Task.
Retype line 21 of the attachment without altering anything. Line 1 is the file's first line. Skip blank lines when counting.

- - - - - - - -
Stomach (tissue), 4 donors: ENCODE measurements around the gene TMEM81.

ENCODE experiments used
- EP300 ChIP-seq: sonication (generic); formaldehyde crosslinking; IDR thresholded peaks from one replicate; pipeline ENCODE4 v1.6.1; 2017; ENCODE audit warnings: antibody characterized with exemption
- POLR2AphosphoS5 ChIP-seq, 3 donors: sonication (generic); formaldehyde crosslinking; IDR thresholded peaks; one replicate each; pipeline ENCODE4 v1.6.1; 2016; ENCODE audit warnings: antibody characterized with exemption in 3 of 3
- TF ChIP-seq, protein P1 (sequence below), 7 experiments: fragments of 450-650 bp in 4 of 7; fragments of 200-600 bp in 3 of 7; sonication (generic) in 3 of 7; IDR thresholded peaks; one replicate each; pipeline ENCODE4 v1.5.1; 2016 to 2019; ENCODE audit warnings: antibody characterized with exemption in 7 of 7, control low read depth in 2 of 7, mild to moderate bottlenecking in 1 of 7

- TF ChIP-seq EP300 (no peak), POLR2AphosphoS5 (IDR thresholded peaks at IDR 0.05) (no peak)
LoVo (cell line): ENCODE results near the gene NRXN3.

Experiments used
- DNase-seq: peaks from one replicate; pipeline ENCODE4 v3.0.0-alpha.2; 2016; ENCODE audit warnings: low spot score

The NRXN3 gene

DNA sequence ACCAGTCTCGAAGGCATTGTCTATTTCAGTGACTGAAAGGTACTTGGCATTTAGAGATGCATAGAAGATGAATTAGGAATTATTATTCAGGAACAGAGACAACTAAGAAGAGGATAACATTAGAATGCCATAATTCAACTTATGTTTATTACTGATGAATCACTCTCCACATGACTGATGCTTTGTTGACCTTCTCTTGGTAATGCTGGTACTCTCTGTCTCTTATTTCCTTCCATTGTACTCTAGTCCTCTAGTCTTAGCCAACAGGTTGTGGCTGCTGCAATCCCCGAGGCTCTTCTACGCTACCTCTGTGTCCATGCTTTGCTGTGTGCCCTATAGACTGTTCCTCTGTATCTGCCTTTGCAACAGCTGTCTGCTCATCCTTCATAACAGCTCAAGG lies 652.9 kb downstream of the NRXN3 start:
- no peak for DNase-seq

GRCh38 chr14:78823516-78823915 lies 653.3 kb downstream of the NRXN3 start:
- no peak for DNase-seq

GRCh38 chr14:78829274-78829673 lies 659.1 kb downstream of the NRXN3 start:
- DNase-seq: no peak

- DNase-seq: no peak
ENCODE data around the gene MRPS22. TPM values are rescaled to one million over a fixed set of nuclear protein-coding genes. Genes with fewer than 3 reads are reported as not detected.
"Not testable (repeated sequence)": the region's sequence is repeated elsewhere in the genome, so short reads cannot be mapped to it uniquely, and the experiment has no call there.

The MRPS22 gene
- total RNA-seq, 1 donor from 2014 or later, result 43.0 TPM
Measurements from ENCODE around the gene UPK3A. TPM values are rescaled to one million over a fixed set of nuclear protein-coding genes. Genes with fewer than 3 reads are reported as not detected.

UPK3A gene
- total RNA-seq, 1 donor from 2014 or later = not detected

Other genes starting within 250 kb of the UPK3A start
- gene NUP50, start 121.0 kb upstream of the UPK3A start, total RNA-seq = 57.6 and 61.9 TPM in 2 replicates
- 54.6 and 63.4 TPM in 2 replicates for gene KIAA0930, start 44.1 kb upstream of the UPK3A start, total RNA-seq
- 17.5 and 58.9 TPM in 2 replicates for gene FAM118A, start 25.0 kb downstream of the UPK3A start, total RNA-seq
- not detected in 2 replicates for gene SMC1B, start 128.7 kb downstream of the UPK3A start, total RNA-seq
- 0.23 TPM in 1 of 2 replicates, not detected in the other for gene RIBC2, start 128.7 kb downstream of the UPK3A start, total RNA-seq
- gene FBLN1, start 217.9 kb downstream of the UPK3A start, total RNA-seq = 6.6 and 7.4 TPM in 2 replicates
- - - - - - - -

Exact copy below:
- total RNA-seq, 1 donor from 2014 or later, result 43.0 TPM